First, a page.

CD Review: Brett Dennen's Hope for the Hopeless
There’s a spectrum of the singer songwriter: semi-hotties who produce pure pabulum (John Mayer, Jack Johnson) to artists with great lyrics that we’d much rather listen to than moon over (think Bob Dylan and Van Morrison). And then there’s everyone else.
Brett Dennen falls somewhere in the middle. The red-headed, ultra-tall Bay Area-based musician started playing the California coffee house circuit five years ago and released his latest CD Hope for the Hopeless last month.
With this new foray, he’s leaving the solitary troubadour feel of his breakthrough release So Much More and has incorporated a lot more pop and world music touches into his tunes. Maybe that’s the influence of producer John Alagia (John Mayer, Dave Matthews Band), but it leaves us with an album that’s reminiscent of the lite rock of the ’70s—which is all fine and good if you’re into the Gordon Lightfoot/America sound.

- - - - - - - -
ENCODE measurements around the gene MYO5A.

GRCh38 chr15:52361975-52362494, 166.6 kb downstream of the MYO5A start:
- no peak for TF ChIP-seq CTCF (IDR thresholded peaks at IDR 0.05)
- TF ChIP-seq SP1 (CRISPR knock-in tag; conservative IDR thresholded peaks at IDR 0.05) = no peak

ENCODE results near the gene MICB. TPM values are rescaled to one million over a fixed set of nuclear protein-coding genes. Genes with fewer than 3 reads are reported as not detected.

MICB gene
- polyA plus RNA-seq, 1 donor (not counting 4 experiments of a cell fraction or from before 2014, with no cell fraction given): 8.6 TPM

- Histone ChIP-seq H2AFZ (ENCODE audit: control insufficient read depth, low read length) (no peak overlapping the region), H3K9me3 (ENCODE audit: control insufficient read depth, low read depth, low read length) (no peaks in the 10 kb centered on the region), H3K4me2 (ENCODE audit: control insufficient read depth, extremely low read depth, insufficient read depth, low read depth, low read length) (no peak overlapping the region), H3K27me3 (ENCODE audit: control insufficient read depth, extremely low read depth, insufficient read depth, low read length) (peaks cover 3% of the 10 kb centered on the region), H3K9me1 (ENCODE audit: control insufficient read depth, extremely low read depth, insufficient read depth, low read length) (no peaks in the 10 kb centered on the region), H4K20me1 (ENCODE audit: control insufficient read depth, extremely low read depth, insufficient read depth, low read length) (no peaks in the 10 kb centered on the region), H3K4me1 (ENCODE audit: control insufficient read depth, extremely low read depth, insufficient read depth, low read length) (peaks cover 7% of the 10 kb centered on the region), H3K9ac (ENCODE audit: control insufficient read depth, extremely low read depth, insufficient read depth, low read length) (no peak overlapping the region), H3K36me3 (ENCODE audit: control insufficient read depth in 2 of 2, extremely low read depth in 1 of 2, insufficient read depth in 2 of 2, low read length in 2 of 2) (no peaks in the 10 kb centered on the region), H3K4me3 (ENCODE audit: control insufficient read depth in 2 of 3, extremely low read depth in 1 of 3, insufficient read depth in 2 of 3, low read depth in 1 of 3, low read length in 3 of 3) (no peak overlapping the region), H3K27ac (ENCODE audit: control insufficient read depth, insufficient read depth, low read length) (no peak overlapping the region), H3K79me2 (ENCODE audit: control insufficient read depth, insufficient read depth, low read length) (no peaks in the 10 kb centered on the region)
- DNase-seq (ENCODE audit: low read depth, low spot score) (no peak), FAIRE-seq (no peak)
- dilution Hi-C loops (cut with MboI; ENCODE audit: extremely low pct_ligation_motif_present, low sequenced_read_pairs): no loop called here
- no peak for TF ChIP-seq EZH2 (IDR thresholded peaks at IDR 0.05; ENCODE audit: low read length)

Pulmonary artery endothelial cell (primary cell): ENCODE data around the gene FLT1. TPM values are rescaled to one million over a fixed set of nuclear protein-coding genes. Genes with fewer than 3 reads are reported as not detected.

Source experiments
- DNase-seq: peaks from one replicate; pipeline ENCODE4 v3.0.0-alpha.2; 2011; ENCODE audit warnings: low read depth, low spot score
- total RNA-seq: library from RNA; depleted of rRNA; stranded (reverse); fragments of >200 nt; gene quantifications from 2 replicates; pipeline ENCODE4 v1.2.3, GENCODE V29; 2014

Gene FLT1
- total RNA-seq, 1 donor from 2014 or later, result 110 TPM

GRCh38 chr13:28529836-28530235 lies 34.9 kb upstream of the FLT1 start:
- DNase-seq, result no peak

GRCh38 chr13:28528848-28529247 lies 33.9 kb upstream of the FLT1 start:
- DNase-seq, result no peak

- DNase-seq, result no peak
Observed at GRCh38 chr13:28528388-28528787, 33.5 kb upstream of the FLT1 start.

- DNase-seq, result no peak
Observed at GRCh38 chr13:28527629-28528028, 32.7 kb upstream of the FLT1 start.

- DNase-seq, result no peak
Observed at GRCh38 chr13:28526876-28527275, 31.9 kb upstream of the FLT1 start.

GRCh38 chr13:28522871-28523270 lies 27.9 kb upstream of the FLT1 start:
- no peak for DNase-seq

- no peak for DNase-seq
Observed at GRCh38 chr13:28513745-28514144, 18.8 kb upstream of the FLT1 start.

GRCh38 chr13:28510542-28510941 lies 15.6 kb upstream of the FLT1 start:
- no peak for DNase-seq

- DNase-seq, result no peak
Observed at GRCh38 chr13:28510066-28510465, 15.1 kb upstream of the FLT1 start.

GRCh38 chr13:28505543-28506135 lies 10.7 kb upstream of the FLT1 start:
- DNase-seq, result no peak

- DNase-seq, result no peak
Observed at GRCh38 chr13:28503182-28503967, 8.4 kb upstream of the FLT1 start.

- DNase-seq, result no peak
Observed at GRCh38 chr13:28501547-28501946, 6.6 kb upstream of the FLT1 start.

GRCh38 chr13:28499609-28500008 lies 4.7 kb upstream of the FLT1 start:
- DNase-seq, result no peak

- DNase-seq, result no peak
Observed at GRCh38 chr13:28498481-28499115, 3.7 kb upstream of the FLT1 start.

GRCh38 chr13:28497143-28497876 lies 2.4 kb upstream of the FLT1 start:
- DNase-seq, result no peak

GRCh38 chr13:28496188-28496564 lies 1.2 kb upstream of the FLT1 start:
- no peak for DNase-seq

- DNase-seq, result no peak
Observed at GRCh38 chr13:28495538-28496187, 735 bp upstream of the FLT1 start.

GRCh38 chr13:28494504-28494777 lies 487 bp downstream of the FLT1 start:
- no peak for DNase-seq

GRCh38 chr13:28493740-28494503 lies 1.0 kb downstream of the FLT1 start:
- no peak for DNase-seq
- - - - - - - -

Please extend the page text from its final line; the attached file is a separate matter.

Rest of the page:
Dennen's voice is as distinctive as other singer-songwriters like Martin Sexton, Ron Sexsmith, and the earnestness of his intentions comes through on the record, but the music seems restrained on this effort. The opening track "San Francisco" is an easy-listening, Joni Mitchell-esque breakup song and an homage to the city and its neighborhoods. Afro-beat god Femi Kuti is on the CD's second track and first single "Make You Crazy," It's catchy, but if you've ever seen Kuti's frenetic power and energy onstage, you know that this song does him no justice.
All things considered Hope for the Hopeless isn't a bad CD, it's just a little on the lite side for our taste.